How Ella Changed My World


Presented on November 17, 2018 at Otterbein University during “Finding Comfort in Discomfort:  A Cross-Racial Dialogue on Race and Racism”, a symposium and collaboration of St. Matthew’s Episcopal Church in Westerville Ohio and The Office of Social Justice and Activism at Otterbein.

How Ella Changed My World

By Jim Mulholland

My name is Jim and I am a recovering racist.

As a recovering racist, I need to speak – first and foremost – to the people of color.  I need to ask for your patience…one more time.  You have spent your entire lives listening to white people, mostly men, talk at and about you and that is about to happen again.  I appreciate how frustrating that can be.  I’ve raised five teenagers and know how it feels when one of them shares some idea they heard from one of their peers – a truth I’ve told them repeatedly – which is suddenly a brilliant insight.  When it comes to discussions on race, white people are like that.  It isn’t valid until we hear a white person say it.

I hate that.  Please know that I am not here as an expert on racism.  While I have participated in racism all my life, I have been largely oblivious to it.  This does make me- however – an expert on white ignorance, indifference and resistance.  What I say today is less pontificating and more of an act of repentance.  I am a recovering racist speaking to other recovering racists and to those racists still in denial.  And, having sat with friends in AA meetings, I know this talk must begin with the 4th step – a “searching and fearless moral inventory of myself”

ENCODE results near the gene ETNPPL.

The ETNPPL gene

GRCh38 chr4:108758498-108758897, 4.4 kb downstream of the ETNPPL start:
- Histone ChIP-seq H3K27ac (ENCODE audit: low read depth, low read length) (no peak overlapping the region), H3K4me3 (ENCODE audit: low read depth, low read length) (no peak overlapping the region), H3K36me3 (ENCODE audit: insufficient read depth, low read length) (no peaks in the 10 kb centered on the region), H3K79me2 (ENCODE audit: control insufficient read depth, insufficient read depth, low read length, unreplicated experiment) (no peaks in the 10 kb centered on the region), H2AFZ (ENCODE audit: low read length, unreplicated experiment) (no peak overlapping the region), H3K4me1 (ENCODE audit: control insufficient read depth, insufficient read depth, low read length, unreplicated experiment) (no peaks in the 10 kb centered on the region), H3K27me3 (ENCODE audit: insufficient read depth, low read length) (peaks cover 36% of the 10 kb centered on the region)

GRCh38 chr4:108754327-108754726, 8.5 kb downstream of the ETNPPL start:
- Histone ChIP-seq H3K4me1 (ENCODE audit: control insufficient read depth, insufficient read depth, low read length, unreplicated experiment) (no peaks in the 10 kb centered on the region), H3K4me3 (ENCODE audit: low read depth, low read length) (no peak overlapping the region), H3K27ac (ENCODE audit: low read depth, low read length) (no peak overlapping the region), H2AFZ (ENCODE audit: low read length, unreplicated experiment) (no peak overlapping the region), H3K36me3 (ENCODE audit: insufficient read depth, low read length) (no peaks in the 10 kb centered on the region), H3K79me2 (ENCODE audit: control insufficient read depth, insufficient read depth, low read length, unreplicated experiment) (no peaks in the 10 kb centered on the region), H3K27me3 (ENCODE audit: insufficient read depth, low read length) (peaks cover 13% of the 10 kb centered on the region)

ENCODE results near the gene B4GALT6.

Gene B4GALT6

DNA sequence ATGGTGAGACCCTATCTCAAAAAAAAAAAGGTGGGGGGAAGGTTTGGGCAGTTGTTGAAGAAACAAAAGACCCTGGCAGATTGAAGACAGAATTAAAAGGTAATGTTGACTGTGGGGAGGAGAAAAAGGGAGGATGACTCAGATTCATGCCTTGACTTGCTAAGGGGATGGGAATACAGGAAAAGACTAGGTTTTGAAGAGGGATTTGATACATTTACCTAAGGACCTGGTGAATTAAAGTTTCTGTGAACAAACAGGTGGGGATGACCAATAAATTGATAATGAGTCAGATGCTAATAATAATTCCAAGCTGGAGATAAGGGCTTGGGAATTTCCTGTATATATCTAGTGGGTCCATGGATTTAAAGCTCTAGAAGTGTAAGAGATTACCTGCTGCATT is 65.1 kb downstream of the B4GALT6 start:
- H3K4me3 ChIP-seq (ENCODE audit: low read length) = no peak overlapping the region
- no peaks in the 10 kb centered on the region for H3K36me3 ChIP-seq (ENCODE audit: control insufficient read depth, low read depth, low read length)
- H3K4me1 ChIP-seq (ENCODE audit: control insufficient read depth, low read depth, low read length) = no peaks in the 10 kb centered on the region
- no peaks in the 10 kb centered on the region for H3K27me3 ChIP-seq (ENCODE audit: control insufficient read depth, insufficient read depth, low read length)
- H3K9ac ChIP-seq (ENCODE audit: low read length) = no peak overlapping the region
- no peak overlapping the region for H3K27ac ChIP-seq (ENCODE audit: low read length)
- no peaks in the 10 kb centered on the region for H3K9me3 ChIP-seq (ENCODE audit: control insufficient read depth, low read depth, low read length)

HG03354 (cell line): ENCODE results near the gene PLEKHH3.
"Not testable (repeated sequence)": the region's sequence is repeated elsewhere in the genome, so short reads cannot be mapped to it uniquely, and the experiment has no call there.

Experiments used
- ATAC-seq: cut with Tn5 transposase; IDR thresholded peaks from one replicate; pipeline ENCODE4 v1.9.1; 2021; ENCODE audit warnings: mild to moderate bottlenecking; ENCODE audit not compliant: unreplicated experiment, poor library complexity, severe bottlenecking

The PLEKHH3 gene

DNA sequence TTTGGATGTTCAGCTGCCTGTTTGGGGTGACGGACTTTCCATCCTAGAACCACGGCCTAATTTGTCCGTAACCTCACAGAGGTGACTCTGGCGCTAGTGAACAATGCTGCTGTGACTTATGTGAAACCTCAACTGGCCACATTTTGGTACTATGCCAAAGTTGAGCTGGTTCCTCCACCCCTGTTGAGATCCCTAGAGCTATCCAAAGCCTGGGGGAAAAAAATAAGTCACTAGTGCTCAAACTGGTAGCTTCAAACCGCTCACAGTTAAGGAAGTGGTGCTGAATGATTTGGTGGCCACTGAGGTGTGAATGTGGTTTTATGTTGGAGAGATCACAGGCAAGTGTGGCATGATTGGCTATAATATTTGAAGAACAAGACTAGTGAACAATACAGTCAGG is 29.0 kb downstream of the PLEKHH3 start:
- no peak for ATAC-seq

Here is goes.  I deeply apologize to those whom I have directly or indirectly, intentionally or unintentionally harmed by my racist words, actions and attitudes.  I pledge to honestly examine my past, present and future actions and to listen to the real experiences of those impacted by my racism.  I will listen when people of color point out my racism and assume they are right.  I promise to act on what I hear and learn, becoming an opponent rather than a passive participant in systemic racism.

My white friends, I hope you share my apology.  Apologizing doesn’t come easy for white folk.  We’ve been able to avoid it for hundreds of years.  Like most recovering racists, I once thought an apology unnecessary.  I didn’t think I had a race problem.  For the first fifty years of my life, I thought of myself as color blind.  Though I had only a handful of friends of color, I considered them proof of my enlightenment.  While I realized vestiges of racism remained in our society, I thought white supremacy the behavior of a few miscreant white people.  Like many, I considered the election of Barack Obama evidence that racism was largely a thing of the past.  Until a few years ago, I would have been offended if you’d accused me of being a racist.